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Inside Annoyed Librarian

Looks are All that Matters

Some people apparently find being a librarian a problem. They don’t want people to know they’re librarians, so they avoid wearing buns and shushing people. You’d think the problem would then be solved.

Sometimes I also find being a librarian a problem, particularly when I see articles like this one: Tattoos and baseball caps: This is What a Librarian Looks Like – in pictures. It’s times like that when I weep for the future, but then I get distracted and move on.

The headline is a little misleading. Of the 15 librarians pictured, I found two tattoos and one baseball cap.

Both of the tattoos could be easily hidden if the owners decided to, and of course the baseball cap could be removed.

This is more subjective, but only one of the librarians pictured seemed to scream, “Please look at me and pretend I’m interesting!” And, again, the baseball cap could be removed.

There’s a rainbow hipster beard. That seems pretty desperate for attention as well, but I’m hoping it was at least for a good cause.

These are all from a book that, we’re told, “gets under the cover of what librarians really look like.” Because it’s a book, and librarians deal with books, and books have covers, and when you get under the covers with a librarian, no, I mean go undercover with a librarian…oh, god, just make it stop.

The book must be exciting to the sort of people excited by that sort of thing, which apparently the Guardian writer is. “It is an ode to the value of libraries and the importance of access to information for all. But also a catalogue of their clothes, hair, accessories, literature-lolz tattoos – and rainbow beards.”

I’m sure a book filled with a bunch of photos of librarians is an “ode to the value of libraries.” How could it not be? After all, from the photos it’s easy to tell that this is a random collection of people who just might possibly work in libraries or perhaps some other place, like office buildings or coffee shops.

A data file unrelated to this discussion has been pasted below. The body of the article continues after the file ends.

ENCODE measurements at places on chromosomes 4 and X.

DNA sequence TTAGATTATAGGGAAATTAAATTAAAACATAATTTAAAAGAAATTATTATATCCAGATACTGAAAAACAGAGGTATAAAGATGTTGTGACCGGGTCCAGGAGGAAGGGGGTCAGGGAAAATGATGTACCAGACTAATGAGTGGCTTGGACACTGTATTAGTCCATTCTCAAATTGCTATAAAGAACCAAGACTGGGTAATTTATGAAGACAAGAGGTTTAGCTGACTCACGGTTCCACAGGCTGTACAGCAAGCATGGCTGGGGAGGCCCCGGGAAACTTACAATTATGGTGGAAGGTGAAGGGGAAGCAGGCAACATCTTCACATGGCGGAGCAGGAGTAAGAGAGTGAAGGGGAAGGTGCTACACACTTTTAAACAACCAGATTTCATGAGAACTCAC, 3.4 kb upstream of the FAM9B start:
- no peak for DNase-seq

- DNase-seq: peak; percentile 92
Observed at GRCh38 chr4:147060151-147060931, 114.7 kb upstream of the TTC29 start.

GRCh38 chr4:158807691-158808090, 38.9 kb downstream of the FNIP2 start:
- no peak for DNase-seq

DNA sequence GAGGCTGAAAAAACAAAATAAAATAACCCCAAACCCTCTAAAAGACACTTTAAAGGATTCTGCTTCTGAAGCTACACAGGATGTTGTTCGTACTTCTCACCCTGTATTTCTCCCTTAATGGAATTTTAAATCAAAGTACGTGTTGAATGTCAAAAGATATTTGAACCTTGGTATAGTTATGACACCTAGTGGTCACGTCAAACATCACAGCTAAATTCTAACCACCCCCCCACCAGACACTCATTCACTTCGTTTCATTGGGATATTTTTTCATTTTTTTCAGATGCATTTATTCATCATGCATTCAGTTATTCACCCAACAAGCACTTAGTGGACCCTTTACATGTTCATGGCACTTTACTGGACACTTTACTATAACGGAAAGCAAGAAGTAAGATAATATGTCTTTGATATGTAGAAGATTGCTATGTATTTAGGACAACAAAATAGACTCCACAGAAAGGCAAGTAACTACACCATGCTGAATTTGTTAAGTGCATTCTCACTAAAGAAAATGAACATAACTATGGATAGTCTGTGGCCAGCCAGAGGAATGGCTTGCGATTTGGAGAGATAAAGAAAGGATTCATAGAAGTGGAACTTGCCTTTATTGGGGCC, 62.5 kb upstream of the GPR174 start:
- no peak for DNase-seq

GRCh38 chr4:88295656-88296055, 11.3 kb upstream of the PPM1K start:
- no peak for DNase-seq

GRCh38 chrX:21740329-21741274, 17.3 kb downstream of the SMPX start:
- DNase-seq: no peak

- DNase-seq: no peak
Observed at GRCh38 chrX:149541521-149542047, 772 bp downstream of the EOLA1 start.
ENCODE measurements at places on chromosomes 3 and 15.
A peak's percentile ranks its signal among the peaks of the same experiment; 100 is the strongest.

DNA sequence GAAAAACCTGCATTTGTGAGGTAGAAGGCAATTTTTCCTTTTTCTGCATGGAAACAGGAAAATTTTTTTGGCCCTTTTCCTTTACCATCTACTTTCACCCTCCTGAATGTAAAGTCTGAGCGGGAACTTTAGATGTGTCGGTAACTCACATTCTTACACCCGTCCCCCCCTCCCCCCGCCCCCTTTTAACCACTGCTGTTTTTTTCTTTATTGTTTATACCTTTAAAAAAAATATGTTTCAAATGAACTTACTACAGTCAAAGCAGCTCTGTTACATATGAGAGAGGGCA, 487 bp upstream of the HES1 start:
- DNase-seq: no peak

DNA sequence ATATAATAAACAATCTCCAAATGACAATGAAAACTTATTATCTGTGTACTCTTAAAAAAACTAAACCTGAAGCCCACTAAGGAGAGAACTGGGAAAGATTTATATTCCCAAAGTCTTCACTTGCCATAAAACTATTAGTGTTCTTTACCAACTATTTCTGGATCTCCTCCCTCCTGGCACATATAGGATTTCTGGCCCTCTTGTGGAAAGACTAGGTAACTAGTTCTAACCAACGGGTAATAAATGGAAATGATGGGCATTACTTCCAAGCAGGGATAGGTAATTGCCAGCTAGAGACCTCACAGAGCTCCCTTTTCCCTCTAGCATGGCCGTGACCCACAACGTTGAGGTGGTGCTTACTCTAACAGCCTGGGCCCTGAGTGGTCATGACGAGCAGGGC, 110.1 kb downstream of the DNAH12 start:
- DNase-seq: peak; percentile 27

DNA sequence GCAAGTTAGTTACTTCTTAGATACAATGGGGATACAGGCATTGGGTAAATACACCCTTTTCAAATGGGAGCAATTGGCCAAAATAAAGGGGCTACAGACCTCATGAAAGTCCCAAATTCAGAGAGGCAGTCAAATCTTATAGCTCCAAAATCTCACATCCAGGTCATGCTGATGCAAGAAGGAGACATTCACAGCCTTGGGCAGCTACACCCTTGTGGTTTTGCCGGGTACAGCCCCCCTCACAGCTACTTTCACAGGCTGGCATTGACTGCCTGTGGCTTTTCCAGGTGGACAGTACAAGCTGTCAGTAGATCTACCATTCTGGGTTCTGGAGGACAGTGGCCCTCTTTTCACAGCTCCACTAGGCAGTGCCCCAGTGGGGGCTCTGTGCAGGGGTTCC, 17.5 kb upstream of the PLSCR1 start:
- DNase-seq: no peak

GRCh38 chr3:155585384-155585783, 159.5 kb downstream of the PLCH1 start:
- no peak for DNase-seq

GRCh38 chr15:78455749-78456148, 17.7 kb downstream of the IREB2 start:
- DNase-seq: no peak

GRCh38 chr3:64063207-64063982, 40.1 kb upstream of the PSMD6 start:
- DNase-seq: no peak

And we shouldn’t forget the importance of access to information. After all, if we couldn’t access information, we wouldn’t be able to look at this collection of photos, and our lives would all be a little poorer.

Also, nothing speaks greater volumes about the values important to libraries and librarians–access to information, literacy, intellectual freedom, privacy, etc.–than finding out about the “clothes, hair, accessories,” and, most cringe inducingly, the “literature-lolz” anything that librarians might happen to be sporting on the random day this photographer happened upon them.

But can’t I just have any fun? This is fun, right? This is showing the general public what librarians “really” look like, unlike the book which nobody who isn’t a librarian will ever buy or look at.

That’s one way to look at it. Another way to look at it is that librarianship is, or is seen as, a profession so shallow and lacking in substance that it matters what librarians look like, even if one could actually capture what tens of thousands of librarians look like based on a few photos.

Which, actually, you can’t. The photos in the article certainly aren’t representative. Six men out of fifteen librarians? ONLY 73% white? Only a handful look like they might be over 50? C’mon.

It might be even worse. It’s the same mindset that gives us the “sexy librarian.” It’s all about the looks, not the values or ideas.

I still don’t know where that stereotype came from. I’ve seen thousands of librarians over the years, and the adjective “sexy” has never come to mind as a collective adjective. Maybe lots of people over the years also saw a lot of librarians and thought, “they can’t all look like that.”

Anyway, what do we see here? We get some pretty pictures. We see librarians looking pretty much like any other professionals on a budget.

Why don’t we have books with photos of lawyers or social workers? And if we do, why don’t they make the news?

We’ll know librarians are being taken seriously as professionals when nobody any longer cares about what librarians look like or how many tattoos they have or whether they wear “funky socks,” but instead about what they have to say.